Why Does My Soap Crack?


Waking up to see your soap cracks the next day is the worst nightmare for any soap maker. You might still be able to use it, but do you really want to?

Discover the secrets‘ Professional soap-makers use to create luscious homemade soaps with this step-by-step guide. You’ll find out what supplies you need and where to buy them, as well as having the instructions written in an easy-to-follow format with lots of pictures for beginners.

The most frequent cause for soap to crack is due to too high temperature. When the soap gets too hot during the gelling phase, it starts cracking from the top. This is usually caused by the high starting temperature of lye or oils. Also, some sweet ingredients like honey or milk may induce high temperature during the gelling phase.

Why Your Soap Is Cracking:

Closeup yellow candle cut into squares

There may be several reasons for your soap to crack. The good news is most of these common causes can be easily avoided and fixed.

Using Hard Oils Butters and Waxes:

Your batch of homemade soap may crack if there are some flaws in the recipe formulation. Suppose you add a large number of stable oils containing saturated fats like butter and wax. 

Adding butter and waxes such as cocoa butter and beeswax can make the soap hard and brittle because they are solid at room temperature. 

Soap-making experts recommend limiting the number of saturated fats and butter up to 15% of total oils and limiting beeswax to less than 8% of total fat.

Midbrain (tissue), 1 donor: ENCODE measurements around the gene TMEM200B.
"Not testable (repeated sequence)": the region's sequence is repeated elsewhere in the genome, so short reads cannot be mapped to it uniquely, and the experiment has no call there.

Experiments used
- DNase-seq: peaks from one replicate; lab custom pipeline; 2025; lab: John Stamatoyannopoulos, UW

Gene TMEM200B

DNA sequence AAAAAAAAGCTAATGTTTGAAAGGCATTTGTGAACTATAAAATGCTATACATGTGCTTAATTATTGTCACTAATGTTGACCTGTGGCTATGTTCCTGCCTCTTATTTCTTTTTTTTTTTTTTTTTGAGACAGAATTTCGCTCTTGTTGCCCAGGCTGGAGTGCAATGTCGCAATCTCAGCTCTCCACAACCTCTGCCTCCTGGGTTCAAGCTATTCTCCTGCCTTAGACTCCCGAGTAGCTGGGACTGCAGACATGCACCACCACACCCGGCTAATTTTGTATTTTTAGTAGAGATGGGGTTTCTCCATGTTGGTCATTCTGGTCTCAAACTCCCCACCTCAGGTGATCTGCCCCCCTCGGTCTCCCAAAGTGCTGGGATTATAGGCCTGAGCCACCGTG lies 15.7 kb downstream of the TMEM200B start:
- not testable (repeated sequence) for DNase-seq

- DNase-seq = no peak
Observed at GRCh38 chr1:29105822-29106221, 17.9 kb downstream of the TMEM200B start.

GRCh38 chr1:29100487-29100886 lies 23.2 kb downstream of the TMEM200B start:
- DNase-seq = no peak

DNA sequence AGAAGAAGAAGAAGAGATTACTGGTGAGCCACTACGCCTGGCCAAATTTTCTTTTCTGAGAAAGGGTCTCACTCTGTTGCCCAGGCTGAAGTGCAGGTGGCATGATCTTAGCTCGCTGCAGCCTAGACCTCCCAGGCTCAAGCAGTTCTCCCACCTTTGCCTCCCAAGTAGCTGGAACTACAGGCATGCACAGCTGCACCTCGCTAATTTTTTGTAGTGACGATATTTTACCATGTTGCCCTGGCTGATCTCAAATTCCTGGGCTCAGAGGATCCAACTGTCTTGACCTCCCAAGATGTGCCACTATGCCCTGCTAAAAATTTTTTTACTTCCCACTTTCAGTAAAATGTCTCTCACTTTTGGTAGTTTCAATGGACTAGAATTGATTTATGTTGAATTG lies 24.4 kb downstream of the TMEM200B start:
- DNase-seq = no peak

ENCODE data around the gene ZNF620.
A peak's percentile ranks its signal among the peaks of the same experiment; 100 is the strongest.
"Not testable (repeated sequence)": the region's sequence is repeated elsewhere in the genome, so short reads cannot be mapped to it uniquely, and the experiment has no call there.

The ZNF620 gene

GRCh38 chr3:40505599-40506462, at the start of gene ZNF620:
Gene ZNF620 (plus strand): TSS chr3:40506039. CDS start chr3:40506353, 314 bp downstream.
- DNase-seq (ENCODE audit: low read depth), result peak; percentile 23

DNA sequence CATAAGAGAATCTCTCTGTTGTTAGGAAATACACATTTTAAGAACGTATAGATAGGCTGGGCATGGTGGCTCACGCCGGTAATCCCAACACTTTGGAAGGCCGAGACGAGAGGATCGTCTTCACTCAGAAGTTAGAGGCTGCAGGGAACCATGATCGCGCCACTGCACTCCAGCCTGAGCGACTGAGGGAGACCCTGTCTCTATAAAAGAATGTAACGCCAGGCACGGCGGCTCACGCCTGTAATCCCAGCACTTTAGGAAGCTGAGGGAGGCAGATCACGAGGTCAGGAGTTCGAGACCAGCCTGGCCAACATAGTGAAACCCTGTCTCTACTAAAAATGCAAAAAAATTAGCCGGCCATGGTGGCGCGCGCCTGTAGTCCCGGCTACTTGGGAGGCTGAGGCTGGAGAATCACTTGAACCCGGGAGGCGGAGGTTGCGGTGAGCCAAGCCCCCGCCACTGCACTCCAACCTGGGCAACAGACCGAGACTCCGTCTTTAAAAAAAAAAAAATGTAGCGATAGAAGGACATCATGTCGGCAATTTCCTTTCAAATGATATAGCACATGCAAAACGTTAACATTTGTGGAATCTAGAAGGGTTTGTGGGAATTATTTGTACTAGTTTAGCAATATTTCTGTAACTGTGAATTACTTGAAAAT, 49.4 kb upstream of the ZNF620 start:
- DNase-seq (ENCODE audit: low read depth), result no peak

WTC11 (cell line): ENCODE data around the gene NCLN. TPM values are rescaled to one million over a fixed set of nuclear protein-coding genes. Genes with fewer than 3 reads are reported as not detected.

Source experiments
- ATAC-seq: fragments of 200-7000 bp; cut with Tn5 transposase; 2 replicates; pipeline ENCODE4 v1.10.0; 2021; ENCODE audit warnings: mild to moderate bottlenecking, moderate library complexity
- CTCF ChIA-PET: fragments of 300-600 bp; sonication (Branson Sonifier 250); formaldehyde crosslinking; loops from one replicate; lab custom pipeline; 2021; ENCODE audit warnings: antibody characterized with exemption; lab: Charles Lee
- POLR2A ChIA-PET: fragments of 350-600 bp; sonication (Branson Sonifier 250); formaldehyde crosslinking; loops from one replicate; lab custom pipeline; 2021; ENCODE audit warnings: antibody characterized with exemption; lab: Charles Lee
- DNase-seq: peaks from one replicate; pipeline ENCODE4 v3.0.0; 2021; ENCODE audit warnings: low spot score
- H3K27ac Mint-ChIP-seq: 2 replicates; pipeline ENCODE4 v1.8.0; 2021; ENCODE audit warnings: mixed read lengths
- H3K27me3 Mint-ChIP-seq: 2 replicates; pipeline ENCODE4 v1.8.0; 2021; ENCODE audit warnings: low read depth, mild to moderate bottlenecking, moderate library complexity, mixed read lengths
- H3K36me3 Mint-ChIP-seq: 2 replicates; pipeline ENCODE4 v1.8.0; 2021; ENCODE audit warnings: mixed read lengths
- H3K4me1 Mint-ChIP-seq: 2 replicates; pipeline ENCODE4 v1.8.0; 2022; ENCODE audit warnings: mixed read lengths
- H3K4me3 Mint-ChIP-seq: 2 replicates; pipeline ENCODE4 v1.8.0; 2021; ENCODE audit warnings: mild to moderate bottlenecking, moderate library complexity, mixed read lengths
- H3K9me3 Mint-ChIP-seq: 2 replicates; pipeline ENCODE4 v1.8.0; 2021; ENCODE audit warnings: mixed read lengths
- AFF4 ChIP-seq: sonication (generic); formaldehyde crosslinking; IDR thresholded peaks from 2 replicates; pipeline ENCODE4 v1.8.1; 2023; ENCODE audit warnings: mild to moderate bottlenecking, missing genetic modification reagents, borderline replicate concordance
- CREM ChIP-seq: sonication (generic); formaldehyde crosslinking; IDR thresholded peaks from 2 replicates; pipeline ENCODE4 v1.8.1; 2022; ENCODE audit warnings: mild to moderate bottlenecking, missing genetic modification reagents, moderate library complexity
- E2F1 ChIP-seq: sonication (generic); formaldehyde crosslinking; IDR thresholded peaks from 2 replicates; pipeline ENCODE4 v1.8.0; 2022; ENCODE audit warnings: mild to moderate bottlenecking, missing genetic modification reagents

Lye heaviness:

Cold process soaps in which lye and oils are combined before the beginning of saponification should have a balanced bar without any leftover lye. When the final product is transformed into soap, it should be a lye balanced product. But if not, it may lead to a crack or oil leakage.

Too much lye results in a heavy lye bar, which is dry and brittle. Excess lye can make the soap crack easily and burn you in the process in case you’re planning on using it. If the soap is crispy, you should check the pH of the soap.

Temperature:

High temperature is arguably the most common reason for soap cracking. When the soap gets too hot in the mold, it rises and cracks. The average soaping temperature is between 110-130 degrees Fahrenheit. When the soap is poured into the mold, it goes through a gel phase in which it gets translucent like a jelly.

The gel phase in a cold process soap refers to how the saponification process occurs. During this process, the soap gets warm and turns gelatinous in the mold. What also happens is that during this phase, the temperature rises to 180 degrees Fahrenheit.

In this process, the soap gets hottest from the center and gradually cools down from the outside. When and if the heat gets slowly released, it expands slightly and cracks on the outside.

Formulations:

Sweet ingredients such as honey, fruit purees, and milk increase cracking during the gel phase. If you are using these ingredients, place the mold in the fridge after pouring for 6-24 hours. 

The soap cracks when dry ingredients are added. They absorb moisture and dry the soap. In this case, it can be dispersed in distilled water. 

For example, if you’re using. Colloidal oatmeal, arrowroot powder, or activated charcoal must use additional water or oil to prevent the soap from becoming dry and brittle.

Can You Still Use Cracked Soap?